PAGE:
In a recent Bleacher article, it was reported, from a tweet, that the University of Michigan has a great opportunity to land in 2016 a Four-Star Wide Receiver from a high school in Salt Lake City, Utah. His top five considerations in alphabetical order included: BYU, Michigan, Stanford, Utah and Washington. And further, he was the 46th ranked wide receiver in the class, per the 247 composite [through the use of a proprietary logarithm based on the employment of 50 full-time recruiting reporters]. This news report captured, in a nutshell, the pervasive culture that exists within football-high school and college.
In some ways, I pity young athletes like him. Some might question that statement after all, these young athletes have been pursued by all these coaches, and told how great they are ; because they are ranked and considered a Four or Five Star prospect. I wonder how special these athletes have been treated by various high school coach or coaches in youth football. As a matter fact, how about the parents of these young athletes, how did they rear their obviously talented, athletic sons?
These football mates of today might’ve been told that they could become or achieve anything that they desired. They might’ve been given special or relaxed discipline because they were favorites. And likely such things as school might’ve been made easier for these athletes like the academic side of school. So, growing up with parents, whose focus is on eliminating conflict or potential conflict, these athletic types may have been raised in a protective cocoon with not having to deal with life’s insecurities or failures. Their parents may have been helicopter parents and hovered over these kids and protected them in the process. Maybe they weren’t given many responsibilities like cleaning their room or taking a job. And, If that’s the case, then this bunch is more than likely extremely narcissistic and believe they are the center of the universe.
Further, if they are extremely narcissistic, then they likely believe that they are entitled, privileged and part of the chosen. This would translate into being so self-centered, that it would be difficult for many to become good teammates, as well as caring about others. If a player has difficulty being a good teammate, the world will not be there’s as their large head will not fit in their small football helmet. Not only that, the media has helped to diminish a sense of insecurity-anxiety and instead instilled a false sense of security in these young kids. They will find out about this at this next level; there will be somebody stronger, tougher and faster than them. In any event, I hope that I’m wrong about the character of many of these young men. I hope that this particular athlete enrolls at the University of Michigan, leaves his narcissism at the door, learns from Jim Harbaugh and becomes a team player. If that’s the case, he will become internally proud and develop a good sense of self. Then, we will all admire him.
A good comparison can be made of today’s young athletes contrasting that with Michigan’s Thom Darden. Darden was an All-American at the University of Michigan; was an all Pro with the Cleveland Browns; and holds the Browns record for single season and career interceptions. How did it begin for Thom Darden?
Thomas Vincent Darden first experienced notoriety as a skinny, seven-year-old southpaw in the projects of Sandusky, Ohio. At that young age, Thomas was a left-handed pitcher in the Adam baseball league. The story goes, that this southpaw was the best hitter on the team as well. He was scheduled to pitch an important playoff game when a most unlikely event occurred. A pesky mosquito bit him on his pitching hand. That bike not only hurt, but in the process, his hand swelled up so much that it was impossible for him to grip and throw the ball with any accuracy or velocity.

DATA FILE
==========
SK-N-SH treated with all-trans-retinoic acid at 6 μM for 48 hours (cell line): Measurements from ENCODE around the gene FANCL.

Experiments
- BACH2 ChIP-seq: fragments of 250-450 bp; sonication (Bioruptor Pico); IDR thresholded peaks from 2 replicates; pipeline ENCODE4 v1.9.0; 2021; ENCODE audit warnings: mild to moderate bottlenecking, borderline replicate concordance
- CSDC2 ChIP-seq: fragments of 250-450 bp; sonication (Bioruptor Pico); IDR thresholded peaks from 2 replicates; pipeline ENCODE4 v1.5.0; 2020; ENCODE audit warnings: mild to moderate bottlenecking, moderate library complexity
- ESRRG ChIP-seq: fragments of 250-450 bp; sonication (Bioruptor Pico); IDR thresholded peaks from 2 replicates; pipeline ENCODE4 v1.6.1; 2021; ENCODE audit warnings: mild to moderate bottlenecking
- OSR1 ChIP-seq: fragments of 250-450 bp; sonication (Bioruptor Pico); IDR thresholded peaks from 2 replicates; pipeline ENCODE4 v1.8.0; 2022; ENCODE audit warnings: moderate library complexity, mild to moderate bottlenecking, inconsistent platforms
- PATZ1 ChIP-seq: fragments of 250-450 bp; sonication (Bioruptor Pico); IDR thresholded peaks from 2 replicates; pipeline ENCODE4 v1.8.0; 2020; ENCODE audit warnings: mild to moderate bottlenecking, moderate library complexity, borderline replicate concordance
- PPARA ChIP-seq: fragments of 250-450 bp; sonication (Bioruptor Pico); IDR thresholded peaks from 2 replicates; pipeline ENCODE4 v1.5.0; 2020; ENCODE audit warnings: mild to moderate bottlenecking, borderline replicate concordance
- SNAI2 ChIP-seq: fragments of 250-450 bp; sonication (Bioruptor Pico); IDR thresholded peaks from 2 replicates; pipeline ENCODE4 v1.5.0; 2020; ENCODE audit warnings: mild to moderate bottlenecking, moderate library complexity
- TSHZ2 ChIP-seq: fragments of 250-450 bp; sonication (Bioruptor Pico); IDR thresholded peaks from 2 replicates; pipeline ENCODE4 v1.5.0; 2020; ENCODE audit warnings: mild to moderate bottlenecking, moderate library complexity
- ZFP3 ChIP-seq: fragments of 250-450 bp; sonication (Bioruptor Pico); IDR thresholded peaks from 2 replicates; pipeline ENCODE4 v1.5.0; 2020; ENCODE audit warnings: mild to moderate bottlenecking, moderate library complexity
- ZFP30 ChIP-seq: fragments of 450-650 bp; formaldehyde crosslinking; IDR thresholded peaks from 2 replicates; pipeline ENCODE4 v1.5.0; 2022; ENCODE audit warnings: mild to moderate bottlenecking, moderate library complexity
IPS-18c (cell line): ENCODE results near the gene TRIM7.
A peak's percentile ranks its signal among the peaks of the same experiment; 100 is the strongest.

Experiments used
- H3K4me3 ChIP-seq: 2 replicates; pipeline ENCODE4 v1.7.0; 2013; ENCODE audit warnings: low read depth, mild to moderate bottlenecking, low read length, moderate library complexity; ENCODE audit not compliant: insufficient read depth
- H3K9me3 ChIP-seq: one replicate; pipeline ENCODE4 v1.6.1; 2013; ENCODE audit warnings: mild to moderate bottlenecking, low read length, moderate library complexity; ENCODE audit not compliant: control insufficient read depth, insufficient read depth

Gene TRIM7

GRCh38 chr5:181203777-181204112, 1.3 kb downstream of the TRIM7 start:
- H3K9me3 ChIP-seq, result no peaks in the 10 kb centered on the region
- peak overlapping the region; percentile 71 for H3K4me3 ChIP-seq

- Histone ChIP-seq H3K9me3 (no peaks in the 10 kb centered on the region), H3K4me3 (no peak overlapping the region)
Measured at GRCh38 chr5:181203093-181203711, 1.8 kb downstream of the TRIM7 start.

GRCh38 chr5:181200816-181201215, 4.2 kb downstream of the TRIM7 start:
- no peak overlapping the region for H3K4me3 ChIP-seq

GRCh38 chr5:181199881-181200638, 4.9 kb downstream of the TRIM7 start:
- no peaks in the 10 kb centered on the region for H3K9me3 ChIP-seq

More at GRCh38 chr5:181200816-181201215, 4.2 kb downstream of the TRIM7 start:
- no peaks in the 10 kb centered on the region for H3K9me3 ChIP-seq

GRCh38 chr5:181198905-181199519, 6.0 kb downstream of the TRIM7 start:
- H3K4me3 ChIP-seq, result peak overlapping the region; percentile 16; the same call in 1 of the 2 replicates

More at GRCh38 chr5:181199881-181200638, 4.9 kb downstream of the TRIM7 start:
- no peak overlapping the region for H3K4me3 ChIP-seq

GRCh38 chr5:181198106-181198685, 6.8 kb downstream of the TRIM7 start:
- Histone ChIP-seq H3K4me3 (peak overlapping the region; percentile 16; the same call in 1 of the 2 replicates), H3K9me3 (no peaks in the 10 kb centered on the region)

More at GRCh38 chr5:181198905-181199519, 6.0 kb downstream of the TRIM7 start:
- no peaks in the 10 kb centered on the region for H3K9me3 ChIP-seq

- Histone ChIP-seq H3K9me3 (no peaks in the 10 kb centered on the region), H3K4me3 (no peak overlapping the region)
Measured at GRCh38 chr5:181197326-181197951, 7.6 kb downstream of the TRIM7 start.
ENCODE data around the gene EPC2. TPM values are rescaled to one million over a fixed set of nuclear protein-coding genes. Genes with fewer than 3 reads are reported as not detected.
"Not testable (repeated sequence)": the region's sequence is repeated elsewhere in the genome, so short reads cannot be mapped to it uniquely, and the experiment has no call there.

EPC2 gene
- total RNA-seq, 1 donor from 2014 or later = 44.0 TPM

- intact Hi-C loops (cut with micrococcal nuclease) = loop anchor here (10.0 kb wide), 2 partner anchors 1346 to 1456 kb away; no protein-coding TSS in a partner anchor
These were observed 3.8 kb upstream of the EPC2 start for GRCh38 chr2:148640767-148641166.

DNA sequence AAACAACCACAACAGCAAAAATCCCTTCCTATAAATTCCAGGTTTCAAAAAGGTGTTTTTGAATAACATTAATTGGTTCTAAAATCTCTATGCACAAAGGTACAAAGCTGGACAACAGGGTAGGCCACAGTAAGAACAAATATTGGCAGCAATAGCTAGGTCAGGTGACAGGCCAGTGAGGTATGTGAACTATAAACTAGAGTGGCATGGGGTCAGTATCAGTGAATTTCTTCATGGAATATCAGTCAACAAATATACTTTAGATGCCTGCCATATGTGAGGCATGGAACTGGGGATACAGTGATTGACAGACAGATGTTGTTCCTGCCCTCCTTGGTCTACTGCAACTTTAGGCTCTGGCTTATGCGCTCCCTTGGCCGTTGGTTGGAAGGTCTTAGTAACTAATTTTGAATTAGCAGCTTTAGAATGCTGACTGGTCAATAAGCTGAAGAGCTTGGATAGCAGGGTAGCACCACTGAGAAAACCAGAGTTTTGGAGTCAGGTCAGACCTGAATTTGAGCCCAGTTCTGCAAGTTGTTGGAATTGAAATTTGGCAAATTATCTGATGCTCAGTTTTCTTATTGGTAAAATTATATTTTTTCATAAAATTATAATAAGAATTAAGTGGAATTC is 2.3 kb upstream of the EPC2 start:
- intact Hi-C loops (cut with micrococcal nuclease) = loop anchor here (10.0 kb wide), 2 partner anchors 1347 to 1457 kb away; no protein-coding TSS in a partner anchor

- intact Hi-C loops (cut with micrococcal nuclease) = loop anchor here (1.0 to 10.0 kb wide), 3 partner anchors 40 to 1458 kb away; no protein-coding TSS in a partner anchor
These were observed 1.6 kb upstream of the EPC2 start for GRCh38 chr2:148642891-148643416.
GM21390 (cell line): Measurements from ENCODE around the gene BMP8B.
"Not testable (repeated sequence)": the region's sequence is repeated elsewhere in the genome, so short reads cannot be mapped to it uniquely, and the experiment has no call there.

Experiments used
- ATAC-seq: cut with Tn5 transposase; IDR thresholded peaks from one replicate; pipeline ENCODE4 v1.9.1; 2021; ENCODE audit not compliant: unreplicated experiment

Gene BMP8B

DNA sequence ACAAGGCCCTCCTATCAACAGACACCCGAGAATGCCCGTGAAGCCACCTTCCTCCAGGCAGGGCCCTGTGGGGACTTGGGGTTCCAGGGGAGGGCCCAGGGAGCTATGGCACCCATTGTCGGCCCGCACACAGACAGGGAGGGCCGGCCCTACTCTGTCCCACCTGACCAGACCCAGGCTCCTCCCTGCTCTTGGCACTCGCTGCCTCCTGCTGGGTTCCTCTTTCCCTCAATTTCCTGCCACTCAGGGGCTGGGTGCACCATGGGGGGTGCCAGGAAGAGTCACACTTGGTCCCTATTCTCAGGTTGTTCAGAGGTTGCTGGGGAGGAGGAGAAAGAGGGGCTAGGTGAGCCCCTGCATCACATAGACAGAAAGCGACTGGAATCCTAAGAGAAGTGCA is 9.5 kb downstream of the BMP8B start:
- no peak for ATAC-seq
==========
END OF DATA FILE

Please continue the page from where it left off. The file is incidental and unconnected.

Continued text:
To make a long story short, Thomas told the coach, he could pitch with his right hand. The coach allowed him to pitch the important game and his team won. News spread fast, and he was a celebrity, even being interviewed by a reporter from the Elyria Chronicle, some 30 miles away from Sandusky. All right, did Darden get a big head, so that his baseball hat would not fit on his head? Are you kidding, Thomas’s father, would not allow that in any way. The senior Mr. Darden made sure that Thom didn’t get a big head, and he learned about hard work and not taking shortcuts. His father taught him about pitching and about growing up, based on what you accomplish. His parents were not permissive, and you might say instilled” Tough Love.”
When Thomas enrolled at the University Michigan, he weighed approximately173 pounds and had a slight amount of insecurity about his ability to play at the Big House. In the spring of 1969, with coach Schembechler, Thom, excelled and at one, early in the year practice, tackled the running back behind the line of scrimmage. From that point on, young Darden knew he could play on the stage. And as a sophomore, coach Bo Schembechler made him his first “Wolfman” the hybrid position of linebacker [Being able to tackle like a linebacker] and defensive back [Being able to cover and intercept passes like a cornerback or safety].
This outstanding athlete did not allow his narcissism to get in the way of his character. That didn’t mean that it was easy or that anyone removed obstacles or sugarcoated things for him. He dealt with those issues as a superstar, All-American at the University of Michigan, and as an All-Pro athlete with the Cleveland Browns. He learned and dealt about adjusting to life and dealing with his issues successfully after the game-or should I say after the business of professional football ended.
Read more about him in “Bo’s Warriors-Bo Schembechler and the Transformation of Michigan Football” or better yet meet him in person at our book signing at Sesi Motors in Ann Arbor from 6-8 pm on September 17, 2015.
Go Blue Go!